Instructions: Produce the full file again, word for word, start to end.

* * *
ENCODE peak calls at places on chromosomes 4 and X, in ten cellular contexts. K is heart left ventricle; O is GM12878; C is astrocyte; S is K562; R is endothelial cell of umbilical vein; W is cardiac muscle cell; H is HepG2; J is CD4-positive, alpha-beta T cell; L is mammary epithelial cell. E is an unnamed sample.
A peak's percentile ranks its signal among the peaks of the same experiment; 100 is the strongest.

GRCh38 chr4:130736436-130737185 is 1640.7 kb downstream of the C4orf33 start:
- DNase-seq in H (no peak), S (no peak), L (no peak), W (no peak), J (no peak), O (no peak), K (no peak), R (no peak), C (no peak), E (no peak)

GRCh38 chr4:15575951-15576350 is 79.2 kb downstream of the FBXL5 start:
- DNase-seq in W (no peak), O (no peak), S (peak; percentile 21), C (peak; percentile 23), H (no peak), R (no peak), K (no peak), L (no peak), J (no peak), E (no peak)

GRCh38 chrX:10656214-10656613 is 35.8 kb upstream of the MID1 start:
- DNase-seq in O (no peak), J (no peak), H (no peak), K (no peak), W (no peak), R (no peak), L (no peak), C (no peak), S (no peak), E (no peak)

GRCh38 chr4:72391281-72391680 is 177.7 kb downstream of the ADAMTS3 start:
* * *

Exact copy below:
ENCODE peak calls at places on chromosomes 4 and X, in ten cellular contexts. K is heart left ventricle; O is GM12878; C is astrocyte; S is K562; R is endothelial cell of umbilical vein; W is cardiac muscle cell; H is HepG2; J is CD4-positive, alpha-beta T cell; L is mammary epithelial cell. E is an unnamed sample.
A peak's percentile ranks its signal among the peaks of the same experiment; 100 is the strongest.

GRCh38 chr4:130736436-130737185 is 1640.7 kb downstream of the C4orf33 start:
- DNase-seq in H (no peak), S (no peak), L (no peak), W (no peak), J (no peak), O (no peak), K (no peak), R (no peak), C (no peak), E (no peak)

GRCh38 chr4:15575951-15576350 is 79.2 kb downstream of the FBXL5 start:
- DNase-seq in W (no peak), O (no peak), S (peak; percentile 21), C (peak; percentile 23), H (no peak), R (no peak), K (no peak), L (no peak), J (no peak), E (no peak)

GRCh38 chrX:10656214-10656613 is 35.8 kb upstream of the MID1 start:
- DNase-seq in O (no peak), J (no peak), H (no peak), K (no peak), W (no peak), R (no peak), L (no peak), C (no peak), S (no peak), E (no peak)

GRCh38 chr4:72391281-72391680 is 177.7 kb downstream of the ADAMTS3 start: